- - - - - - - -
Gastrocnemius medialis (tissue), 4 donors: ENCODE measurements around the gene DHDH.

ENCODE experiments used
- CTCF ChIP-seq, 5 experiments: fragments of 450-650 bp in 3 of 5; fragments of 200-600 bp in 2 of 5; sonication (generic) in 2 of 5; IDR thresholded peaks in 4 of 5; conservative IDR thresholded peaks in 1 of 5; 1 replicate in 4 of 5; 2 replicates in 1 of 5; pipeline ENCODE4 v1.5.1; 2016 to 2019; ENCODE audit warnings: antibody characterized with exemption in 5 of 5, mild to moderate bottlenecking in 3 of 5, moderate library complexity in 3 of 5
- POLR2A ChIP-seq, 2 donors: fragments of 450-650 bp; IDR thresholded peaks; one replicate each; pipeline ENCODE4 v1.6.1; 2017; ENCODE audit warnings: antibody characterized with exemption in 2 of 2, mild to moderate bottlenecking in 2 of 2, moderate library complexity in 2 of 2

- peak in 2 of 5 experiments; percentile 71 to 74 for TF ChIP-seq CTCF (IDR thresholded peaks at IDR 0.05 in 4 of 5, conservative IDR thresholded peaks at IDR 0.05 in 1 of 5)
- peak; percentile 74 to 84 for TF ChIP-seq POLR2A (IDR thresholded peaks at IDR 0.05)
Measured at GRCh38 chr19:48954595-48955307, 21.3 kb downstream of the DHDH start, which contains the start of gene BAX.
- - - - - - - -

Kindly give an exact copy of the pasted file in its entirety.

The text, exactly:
Gastrocnemius medialis (tissue), 4 donors: ENCODE measurements around the gene DHDH.

ENCODE experiments used
- CTCF ChIP-seq, 5 experiments: fragments of 450-650 bp in 3 of 5; fragments of 200-600 bp in 2 of 5; sonication (generic) in 2 of 5; IDR thresholded peaks in 4 of 5; conservative IDR thresholded peaks in 1 of 5; 1 replicate in 4 of 5; 2 replicates in 1 of 5; pipeline ENCODE4 v1.5.1; 2016 to 2019; ENCODE audit warnings: antibody characterized with exemption in 5 of 5, mild to moderate bottlenecking in 3 of 5, moderate library complexity in 3 of 5
- POLR2A ChIP-seq, 2 donors: fragments of 450-650 bp; IDR thresholded peaks; one replicate each; pipeline ENCODE4 v1.6.1; 2017; ENCODE audit warnings: antibody characterized with exemption in 2 of 2, mild to moderate bottlenecking in 2 of 2, moderate library complexity in 2 of 2

- peak in 2 of 5 experiments; percentile 71 to 74 for TF ChIP-seq CTCF (IDR thresholded peaks at IDR 0.05 in 4 of 5, conservative IDR thresholded peaks at IDR 0.05 in 1 of 5)
- peak; percentile 74 to 84 for TF ChIP-seq POLR2A (IDR thresholded peaks at IDR 0.05)
Measured at GRCh38 chr19:48954595-48955307, 21.3 kb downstream of the DHDH start, which contains the start of gene BAX.